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Wick Poetry Center News

Speak Peace Appears at University of Arizona Poetry Center

Posted Sep. 23, 2011

International poetry project offers a look at war from a child’s perspective

By Adam Curtis
Sierra Vista Herald/Review
Sept. 21, 2011

From left: Bob Wick, Chris Wick and David Hassler, director of the Wick Poetry Center, discuss some of the work presented at the exhibition in Tucson. (Pat Wick • Herald/Review)SIERRA VISTA — The impacts of war on a nation and its people are personal, wrenching and long-lasting. Its emotional toll may be even more profoundly understood when seen through the innocent and honest lens of a child’s eyes. 

A unique international project has combined the power of children’s take on war and the healing power of poetry in hopes of mending the lasting wounds between people who were at war more than 40 years ago. 

Through the efforts of the Wick Poetry Center at Kent State University, Kent State’s School of Art Galleries and an organization called Soldier’s Heart, “Speak Peace: American Voices Respond to Vietnamese Children’s Paintings” has been touring the United States since last year. It will remain on display at the University of Arizona Poetry Center in Tucson through Friday and then will be housed at the Scottsdale Museum of Contemporary Art from Oct. 1 through Nov. 9.

The project juxtaposes pictures created by Vietnamese children on the subjects of war and peace with poems from American veterans, poets and children reacting to these images. The inspiration for the project stems from the work of Dr. Edward Tick, co-founder of the Soldier’s Heart, who takes Vietnam Veterans to visit Vietnam to help relieve their own emotional trauma and reconcile relationships between the two once conflicting populations. 

As part of the journey, Tick takes the veterans to the War Remnants Museum where they have a room housing a collection of paintings done by Vietnamese children. When Director of the Wick Poetry Center David Hassler met Tick he learned of the transformational impact this experience has on the veterans.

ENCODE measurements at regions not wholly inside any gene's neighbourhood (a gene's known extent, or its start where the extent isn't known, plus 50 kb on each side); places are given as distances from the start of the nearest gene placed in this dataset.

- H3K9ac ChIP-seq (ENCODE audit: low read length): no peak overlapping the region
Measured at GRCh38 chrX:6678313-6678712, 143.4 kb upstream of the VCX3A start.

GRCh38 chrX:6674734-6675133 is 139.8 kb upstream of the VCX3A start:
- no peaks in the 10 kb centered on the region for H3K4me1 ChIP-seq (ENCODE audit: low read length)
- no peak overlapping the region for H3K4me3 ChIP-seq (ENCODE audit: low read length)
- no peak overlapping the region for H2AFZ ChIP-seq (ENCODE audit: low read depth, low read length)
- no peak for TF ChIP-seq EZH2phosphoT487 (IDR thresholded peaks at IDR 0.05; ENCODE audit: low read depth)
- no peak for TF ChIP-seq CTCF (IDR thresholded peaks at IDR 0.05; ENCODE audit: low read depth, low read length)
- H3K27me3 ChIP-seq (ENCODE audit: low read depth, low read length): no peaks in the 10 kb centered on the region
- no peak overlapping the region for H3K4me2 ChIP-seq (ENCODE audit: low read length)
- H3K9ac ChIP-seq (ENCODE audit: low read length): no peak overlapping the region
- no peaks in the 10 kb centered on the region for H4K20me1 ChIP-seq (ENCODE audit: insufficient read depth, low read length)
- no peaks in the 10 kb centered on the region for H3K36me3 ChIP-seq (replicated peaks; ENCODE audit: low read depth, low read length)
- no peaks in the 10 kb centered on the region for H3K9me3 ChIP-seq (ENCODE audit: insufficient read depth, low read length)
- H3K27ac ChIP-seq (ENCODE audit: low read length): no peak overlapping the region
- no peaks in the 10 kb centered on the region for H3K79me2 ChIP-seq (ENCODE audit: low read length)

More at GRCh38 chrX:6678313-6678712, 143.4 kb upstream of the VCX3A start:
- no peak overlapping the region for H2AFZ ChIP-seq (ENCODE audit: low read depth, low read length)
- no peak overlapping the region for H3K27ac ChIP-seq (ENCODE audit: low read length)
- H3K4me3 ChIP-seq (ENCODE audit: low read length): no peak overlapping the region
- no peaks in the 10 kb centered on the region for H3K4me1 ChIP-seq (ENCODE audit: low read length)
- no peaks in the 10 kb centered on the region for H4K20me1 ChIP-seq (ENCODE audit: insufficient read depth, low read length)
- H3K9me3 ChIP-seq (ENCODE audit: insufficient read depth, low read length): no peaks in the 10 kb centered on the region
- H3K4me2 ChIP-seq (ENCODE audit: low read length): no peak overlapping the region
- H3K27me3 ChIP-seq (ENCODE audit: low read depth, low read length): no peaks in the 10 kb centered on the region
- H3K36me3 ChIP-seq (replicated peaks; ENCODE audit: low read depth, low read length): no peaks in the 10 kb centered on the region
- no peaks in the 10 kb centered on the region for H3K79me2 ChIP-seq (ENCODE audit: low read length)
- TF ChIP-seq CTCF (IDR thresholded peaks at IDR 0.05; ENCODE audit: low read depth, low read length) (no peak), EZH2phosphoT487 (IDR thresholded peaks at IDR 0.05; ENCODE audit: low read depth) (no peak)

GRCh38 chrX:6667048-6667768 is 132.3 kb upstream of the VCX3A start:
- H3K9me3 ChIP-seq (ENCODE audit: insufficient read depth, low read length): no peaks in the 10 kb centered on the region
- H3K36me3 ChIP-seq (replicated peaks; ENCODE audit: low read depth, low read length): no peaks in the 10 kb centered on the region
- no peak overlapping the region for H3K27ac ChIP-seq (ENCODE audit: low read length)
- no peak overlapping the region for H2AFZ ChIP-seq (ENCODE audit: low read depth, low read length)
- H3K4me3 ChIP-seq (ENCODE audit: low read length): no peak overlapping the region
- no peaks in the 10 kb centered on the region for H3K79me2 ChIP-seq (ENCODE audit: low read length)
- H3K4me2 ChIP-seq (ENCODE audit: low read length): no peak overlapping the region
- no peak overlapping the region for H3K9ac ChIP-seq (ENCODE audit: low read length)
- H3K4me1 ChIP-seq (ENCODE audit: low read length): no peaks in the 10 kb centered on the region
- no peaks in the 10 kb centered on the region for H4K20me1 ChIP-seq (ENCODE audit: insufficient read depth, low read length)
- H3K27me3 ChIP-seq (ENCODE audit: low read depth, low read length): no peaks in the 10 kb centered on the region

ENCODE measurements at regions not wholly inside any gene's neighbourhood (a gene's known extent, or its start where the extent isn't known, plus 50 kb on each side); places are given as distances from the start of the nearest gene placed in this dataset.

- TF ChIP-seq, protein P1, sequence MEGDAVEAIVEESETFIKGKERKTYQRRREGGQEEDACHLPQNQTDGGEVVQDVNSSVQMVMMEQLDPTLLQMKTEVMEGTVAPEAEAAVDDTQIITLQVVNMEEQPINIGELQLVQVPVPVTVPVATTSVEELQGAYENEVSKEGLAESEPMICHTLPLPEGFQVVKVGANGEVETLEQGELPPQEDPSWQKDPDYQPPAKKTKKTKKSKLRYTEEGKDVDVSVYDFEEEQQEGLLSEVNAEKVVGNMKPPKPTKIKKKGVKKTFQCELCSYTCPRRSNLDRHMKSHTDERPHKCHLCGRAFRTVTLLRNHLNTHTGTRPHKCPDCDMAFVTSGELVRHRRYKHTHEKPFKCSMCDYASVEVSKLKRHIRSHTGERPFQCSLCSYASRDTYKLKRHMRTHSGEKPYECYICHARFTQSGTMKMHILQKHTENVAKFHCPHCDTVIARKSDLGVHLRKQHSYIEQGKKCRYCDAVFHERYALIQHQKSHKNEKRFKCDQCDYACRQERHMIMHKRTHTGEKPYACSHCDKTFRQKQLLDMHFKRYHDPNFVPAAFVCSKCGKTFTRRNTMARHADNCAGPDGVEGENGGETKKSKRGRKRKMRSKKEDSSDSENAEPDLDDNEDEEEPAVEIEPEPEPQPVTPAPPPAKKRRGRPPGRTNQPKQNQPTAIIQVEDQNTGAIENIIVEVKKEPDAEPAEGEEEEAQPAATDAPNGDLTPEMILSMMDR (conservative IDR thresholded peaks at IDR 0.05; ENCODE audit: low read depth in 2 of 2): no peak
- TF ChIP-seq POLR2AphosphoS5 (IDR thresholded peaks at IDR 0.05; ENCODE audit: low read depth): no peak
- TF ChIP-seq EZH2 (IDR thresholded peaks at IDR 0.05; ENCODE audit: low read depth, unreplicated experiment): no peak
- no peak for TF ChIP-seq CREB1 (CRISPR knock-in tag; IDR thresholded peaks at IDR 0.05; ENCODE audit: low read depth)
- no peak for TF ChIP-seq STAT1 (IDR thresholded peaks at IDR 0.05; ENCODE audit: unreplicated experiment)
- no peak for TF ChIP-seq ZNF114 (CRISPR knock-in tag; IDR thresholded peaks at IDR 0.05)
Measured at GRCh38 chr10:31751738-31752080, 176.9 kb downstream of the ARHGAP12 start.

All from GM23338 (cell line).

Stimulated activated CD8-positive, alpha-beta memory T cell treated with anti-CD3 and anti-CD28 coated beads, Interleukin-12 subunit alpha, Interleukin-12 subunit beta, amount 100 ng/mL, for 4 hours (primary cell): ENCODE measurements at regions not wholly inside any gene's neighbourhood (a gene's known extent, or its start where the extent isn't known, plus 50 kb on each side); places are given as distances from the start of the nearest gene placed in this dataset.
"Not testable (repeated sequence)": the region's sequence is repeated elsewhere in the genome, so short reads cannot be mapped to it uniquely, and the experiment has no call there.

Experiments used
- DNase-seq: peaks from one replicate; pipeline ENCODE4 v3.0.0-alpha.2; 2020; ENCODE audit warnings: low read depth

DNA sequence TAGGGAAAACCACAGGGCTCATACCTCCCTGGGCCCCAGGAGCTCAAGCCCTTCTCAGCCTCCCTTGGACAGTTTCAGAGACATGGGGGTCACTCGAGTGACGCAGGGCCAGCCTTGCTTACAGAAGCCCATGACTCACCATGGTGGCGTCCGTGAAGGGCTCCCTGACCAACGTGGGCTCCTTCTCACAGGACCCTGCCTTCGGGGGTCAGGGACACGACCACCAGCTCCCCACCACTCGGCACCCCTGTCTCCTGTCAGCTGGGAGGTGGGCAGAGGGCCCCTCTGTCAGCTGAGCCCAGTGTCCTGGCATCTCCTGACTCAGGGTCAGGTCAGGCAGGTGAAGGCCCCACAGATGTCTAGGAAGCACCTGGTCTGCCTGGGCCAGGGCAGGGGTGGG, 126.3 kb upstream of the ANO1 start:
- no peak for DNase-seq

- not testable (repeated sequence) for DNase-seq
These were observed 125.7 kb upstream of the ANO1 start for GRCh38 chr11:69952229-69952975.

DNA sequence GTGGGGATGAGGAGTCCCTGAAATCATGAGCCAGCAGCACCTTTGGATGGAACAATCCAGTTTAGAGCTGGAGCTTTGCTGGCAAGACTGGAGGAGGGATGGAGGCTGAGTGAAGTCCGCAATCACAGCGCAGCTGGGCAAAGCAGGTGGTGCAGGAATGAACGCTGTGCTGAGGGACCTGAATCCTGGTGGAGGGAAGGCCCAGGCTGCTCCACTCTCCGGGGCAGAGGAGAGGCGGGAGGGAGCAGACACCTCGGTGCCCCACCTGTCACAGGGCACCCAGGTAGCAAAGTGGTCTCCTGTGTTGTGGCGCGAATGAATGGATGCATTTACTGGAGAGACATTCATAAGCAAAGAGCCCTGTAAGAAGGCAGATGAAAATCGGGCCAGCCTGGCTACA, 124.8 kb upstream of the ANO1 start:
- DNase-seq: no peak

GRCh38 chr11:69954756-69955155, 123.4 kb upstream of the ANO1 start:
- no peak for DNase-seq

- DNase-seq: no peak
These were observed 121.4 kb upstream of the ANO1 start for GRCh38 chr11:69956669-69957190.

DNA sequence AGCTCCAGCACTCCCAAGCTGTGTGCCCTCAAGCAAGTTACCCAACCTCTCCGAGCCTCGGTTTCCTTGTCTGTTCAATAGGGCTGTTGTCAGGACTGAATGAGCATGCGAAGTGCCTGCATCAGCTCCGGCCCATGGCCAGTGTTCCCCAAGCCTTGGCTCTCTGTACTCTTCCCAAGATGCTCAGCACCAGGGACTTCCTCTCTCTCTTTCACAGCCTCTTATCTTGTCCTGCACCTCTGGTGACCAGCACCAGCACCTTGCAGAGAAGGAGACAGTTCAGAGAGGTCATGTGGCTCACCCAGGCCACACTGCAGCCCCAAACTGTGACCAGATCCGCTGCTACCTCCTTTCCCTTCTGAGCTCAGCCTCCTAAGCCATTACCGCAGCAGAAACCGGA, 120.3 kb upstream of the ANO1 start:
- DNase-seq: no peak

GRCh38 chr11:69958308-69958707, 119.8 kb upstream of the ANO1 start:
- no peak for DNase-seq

Many begin to weep as they are struck by the innocent and unfiltered nature of these expressions of children, Hassler said. He also learned that these images had never made their way to the United States, so the pair embarked on a project to do just that.

The poetry center took it a step further by posting the paintings on its website and asking for response poems from American veterans, poets and children, Hassler said. “At the Wick Poetry Center, we certainly believe in the healing power of poetry…to open up the dialogue, to encourage us to speak in new ways to each other.”

Within just six months they had more than 1200 submissions and soon began to select choice images and poems to create a book and an art exhibition. The result has generated a terrific response as people get to look through a unique window into the tragic pain of war and delicate beauty of aspirations of peace.

For a country that has engaged in 12 military conflicts since the year 1900 and is currently in the midst of 10 years of persistent conflict, this project offers a rare glimpse into the emotional toll that violence takes.

“We’ve silenced a lot of the emotional truth of war in our country,” Hassler said. Human interest stories from the perspective of people in Iraq or Afghanistan who have lost loved ones rarely appear in the media.

Graphic images of war also fail the media’s “breakfast test” and do not end up making it into the news consumed by most Americans. 

Art offers a safer place to explore emotions that may feel risky and to take that step to try view life through another person’s skin, Hassler said. It’s an opportunity to see what happens when a country chooses that last resort option.

Paraphrasing the words of Adrienne Rich, Hassler called war a “failure of imagination.”

While it is fair to argue the grim necessity of war, the Speak Peace project may remind people of its consequences and that it should only be used as an absolute last resort. It can also serve as a salve to help heal wounds that still haunt those who have been touched by the most destructive of human endeavors. 

The project can be viewed online, complete with videos of some of the poems being read aloud, by going to